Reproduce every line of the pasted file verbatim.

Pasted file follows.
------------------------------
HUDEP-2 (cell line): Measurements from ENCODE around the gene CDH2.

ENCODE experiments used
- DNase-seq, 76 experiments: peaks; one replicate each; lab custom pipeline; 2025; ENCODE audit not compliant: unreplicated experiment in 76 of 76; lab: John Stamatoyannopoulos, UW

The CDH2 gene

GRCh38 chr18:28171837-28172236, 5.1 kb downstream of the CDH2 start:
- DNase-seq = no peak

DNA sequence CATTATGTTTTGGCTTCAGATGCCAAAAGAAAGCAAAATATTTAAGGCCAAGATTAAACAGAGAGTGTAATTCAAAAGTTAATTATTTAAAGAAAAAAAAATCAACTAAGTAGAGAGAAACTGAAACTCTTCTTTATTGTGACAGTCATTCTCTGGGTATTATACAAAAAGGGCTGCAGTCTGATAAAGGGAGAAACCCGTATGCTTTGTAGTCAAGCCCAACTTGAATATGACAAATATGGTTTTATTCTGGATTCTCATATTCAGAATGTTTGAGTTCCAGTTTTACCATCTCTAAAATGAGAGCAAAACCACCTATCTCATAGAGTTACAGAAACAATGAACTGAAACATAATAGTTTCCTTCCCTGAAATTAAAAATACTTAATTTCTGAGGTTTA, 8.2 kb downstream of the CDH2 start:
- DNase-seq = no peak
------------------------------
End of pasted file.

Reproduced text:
HUDEP-2 (cell line): Measurements from ENCODE around the gene CDH2.

ENCODE experiments used
- DNase-seq, 76 experiments: peaks; one replicate each; lab custom pipeline; 2025; ENCODE audit not compliant: unreplicated experiment in 76 of 76; lab: John Stamatoyannopoulos, UW

The CDH2 gene

GRCh38 chr18:28171837-28172236, 5.1 kb downstream of the CDH2 start:
- DNase-seq = no peak

DNA sequence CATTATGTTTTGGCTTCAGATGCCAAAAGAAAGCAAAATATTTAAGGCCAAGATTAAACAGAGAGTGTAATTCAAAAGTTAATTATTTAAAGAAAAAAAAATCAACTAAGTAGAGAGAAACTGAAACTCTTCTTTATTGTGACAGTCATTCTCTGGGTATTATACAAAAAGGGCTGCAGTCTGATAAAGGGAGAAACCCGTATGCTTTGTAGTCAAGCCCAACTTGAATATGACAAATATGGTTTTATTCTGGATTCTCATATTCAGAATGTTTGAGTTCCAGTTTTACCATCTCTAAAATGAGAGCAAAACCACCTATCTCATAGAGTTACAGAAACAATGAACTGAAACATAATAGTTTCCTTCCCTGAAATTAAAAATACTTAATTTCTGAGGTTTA, 8.2 kb downstream of the CDH2 start:
- DNase-seq = no peak